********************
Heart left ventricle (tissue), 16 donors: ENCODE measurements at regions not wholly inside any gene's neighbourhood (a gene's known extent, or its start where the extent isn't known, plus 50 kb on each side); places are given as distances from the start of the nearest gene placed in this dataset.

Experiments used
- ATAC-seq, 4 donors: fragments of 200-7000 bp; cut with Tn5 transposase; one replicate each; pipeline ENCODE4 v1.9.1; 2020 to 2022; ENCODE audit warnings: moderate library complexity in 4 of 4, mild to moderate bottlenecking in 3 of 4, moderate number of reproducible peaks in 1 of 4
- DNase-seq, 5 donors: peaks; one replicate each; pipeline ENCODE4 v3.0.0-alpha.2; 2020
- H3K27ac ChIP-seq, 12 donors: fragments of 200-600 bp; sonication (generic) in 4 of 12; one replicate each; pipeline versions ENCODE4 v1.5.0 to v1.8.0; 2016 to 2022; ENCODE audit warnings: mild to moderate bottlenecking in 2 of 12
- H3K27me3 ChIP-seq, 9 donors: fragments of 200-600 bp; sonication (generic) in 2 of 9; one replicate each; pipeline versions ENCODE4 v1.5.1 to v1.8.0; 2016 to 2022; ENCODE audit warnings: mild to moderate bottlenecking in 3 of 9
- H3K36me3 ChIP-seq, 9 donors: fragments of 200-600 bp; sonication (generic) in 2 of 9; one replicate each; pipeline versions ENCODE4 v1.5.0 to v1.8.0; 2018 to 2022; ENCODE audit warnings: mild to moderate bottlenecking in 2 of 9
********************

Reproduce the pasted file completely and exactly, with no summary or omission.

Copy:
Heart left ventricle (tissue), 16 donors: ENCODE measurements at regions not wholly inside any gene's neighbourhood (a gene's known extent, or its start where the extent isn't known, plus 50 kb on each side); places are given as distances from the start of the nearest gene placed in this dataset.

Experiments used
- ATAC-seq, 4 donors: fragments of 200-7000 bp; cut with Tn5 transposase; one replicate each; pipeline ENCODE4 v1.9.1; 2020 to 2022; ENCODE audit warnings: moderate library complexity in 4 of 4, mild to moderate bottlenecking in 3 of 4, moderate number of reproducible peaks in 1 of 4
- DNase-seq, 5 donors: peaks; one replicate each; pipeline ENCODE4 v3.0.0-alpha.2; 2020
- H3K27ac ChIP-seq, 12 donors: fragments of 200-600 bp; sonication (generic) in 4 of 12; one replicate each; pipeline versions ENCODE4 v1.5.0 to v1.8.0; 2016 to 2022; ENCODE audit warnings: mild to moderate bottlenecking in 2 of 12
- H3K27me3 ChIP-seq, 9 donors: fragments of 200-600 bp; sonication (generic) in 2 of 9; one replicate each; pipeline versions ENCODE4 v1.5.1 to v1.8.0; 2016 to 2022; ENCODE audit warnings: mild to moderate bottlenecking in 3 of 9
- H3K36me3 ChIP-seq, 9 donors: fragments of 200-600 bp; sonication (generic) in 2 of 9; one replicate each; pipeline versions ENCODE4 v1.5.0 to v1.8.0; 2018 to 2022; ENCODE audit warnings: mild to moderate bottlenecking in 2 of 9